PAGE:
The breaking point of man vs. machine: a classic moment from the 1999 movie Office Space

Modern life can be really annoying sometimes. Just think of all the little inconveniences, nuisances, and irritants that make your day just a little less enjoyable. I don’t mean the stubbed toe or paper cut or spilled milk variety. I don’t even mean the person who beats you to the last parking spot at the mall (if you happen to drive). Those really can’t be helped. I’m talking about those moments when we poor, wretched humans must deal with technology’s shortcomings.

In a typical work day, who doesn’t smack face-first into some of these gems?

  • The elevator “close door” button that never works.
  • The printer that literally eats paper.
  • The hour of internet down time due to “emergency server maintenance” which was caused by “usage overload.”
  • The smartphone sync that completely and irretrievably wipes your calendar clean.

The list could go on and on. But why do we put up with all of this? With all our advances and highly-evolved intelligence we could eradicate so many pesky little problems. Yet we haven’t. Instead, we apply that power to creating more new technology to further complicate our already messy lives. We’ll come back to that in another post.

Let’s pause for a moment. Despite the countless downsides of technology, we should take the time to consider the ways our lives are different and our capabilities enhanced because of this very same technology. On this Thanksgiving Day, it seems fitting to reflect on not just the many great and wonderful things in life we often take for granted, like fresh air, clean water, and the people around us, but also the artificial things that enable and extend everyday activities. I can think of a few things that I’m pretty grateful for, error messages and all:

  • A global network that allows me to share my thoughts with almost anyone, anywhere and to tap into scores of information resources, wirelessly.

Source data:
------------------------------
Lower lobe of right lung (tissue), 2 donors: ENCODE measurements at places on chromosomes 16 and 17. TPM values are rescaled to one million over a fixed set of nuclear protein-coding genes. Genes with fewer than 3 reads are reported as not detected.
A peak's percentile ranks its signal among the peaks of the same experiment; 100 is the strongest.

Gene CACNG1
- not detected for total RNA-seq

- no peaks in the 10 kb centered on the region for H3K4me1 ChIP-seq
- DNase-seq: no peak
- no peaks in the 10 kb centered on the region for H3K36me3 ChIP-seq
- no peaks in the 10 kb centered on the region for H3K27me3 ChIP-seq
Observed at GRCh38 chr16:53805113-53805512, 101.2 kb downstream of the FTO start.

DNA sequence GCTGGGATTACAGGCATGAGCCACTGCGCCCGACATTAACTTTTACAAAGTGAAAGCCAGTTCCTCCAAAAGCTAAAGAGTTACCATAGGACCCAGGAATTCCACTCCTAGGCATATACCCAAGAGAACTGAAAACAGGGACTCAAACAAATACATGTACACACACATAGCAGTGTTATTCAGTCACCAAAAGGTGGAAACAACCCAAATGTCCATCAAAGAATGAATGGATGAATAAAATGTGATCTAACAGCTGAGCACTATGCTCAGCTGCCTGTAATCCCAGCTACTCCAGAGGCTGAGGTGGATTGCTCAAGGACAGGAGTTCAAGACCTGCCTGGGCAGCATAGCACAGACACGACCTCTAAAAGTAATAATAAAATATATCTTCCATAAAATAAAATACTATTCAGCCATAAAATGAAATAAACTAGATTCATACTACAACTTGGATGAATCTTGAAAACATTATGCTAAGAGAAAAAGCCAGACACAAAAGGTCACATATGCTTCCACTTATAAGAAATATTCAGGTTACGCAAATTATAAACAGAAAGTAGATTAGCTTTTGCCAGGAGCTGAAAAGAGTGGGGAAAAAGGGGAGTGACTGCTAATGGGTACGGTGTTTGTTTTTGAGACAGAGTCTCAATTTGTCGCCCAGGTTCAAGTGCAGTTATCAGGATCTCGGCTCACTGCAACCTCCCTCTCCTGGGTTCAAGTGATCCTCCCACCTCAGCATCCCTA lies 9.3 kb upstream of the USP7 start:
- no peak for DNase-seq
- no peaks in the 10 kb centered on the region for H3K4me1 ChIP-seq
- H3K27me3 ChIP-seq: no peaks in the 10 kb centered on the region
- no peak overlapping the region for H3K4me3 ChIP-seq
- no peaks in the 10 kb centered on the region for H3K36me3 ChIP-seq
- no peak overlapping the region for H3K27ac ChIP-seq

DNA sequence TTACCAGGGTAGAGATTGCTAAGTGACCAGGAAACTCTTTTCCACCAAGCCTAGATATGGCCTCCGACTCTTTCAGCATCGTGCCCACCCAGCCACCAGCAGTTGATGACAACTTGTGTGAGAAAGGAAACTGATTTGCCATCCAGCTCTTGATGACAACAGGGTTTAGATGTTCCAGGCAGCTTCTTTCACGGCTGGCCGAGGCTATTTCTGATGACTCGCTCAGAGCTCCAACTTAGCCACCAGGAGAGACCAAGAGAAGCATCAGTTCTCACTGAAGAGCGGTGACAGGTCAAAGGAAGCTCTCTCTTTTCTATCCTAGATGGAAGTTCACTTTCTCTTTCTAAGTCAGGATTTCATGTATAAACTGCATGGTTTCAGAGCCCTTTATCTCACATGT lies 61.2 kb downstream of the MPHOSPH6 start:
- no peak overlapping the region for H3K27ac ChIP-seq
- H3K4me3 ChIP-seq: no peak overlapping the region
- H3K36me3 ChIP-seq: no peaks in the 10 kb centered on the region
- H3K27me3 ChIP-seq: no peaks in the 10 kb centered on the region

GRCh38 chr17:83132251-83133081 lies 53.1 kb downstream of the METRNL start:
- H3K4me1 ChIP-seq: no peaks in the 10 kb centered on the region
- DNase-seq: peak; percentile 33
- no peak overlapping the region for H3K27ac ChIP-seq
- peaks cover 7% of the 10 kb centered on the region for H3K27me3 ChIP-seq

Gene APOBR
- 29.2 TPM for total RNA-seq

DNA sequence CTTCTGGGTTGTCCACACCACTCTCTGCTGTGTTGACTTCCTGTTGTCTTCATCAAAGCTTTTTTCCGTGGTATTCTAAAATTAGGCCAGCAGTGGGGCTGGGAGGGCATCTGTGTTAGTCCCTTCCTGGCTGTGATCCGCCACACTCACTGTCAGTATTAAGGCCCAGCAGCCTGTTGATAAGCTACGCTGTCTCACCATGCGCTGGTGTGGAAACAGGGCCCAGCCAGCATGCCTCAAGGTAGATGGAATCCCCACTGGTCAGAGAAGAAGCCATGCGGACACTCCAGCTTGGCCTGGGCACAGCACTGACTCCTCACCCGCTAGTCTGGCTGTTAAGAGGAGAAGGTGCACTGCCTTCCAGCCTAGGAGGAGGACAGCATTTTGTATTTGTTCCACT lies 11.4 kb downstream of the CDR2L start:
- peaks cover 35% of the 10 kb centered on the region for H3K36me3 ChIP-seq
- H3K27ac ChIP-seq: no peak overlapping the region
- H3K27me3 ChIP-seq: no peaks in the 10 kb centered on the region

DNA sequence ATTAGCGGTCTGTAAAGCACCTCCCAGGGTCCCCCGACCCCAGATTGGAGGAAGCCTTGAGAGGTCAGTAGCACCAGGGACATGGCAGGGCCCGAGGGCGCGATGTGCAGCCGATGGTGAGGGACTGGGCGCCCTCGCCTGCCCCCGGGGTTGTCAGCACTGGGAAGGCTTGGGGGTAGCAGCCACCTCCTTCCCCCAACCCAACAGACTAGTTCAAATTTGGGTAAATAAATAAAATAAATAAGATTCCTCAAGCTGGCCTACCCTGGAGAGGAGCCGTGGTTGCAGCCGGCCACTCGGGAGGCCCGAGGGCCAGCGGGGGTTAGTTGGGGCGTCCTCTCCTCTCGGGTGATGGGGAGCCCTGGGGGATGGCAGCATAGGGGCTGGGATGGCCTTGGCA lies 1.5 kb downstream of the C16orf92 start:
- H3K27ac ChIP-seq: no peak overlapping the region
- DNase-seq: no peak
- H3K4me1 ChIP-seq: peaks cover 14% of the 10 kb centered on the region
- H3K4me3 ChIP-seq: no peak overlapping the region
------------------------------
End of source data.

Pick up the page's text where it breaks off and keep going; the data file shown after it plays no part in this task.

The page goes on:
• A small device in my pocket that I can use to talk to almost anyone anywhere, wirelessly.
  • A flat square device no bigger than a magazine that gives me access to an astounding amount of literature and history that would otherwise be nearly impossible to obtain (wirelessly).
  • An astounding palette of tools by which my design work can be created, communicated, and distributed.
  • The simple fact that if I can think of saying or doing something, a technology exists (or will soon exist) that enhances the way I create and distribute it.

For some, these facts are already old news; “bigger, better, faster, more” seems to be on many people’s minds. But we shouldn’t forget that we got here from a much humbler place and time, when today’s possibilities were largely invisible and the vast technology empires we know so well were once mere seeds of ideas. We should be in awe of what we have accomplished, however great or small, and appreciate the good that can be brought about by the marriage of circuits and code, imagination and human agency.

We’ll probably never fully debug our lives. In fact, it is in those “reboot” moments that we are reminded of our dependency on technology, both in its fragility and its power. We have formed a symbiotic relationship with technology, its bonds growing stronger every day. In days to come, we’ll see fantastic changes at blinding speed, and we will always struggle to adapt to them, make sense of them. We will continue to confront the gap that exists between human and machine — indeed, it will always be there (at least I think it will). Before we resist the urge to hurl our computer out the window or smash our smartphone to smithereens, let’s remember the time we didn’t have such wondrous, mysterious objects in our lives and be thankful for what we have.

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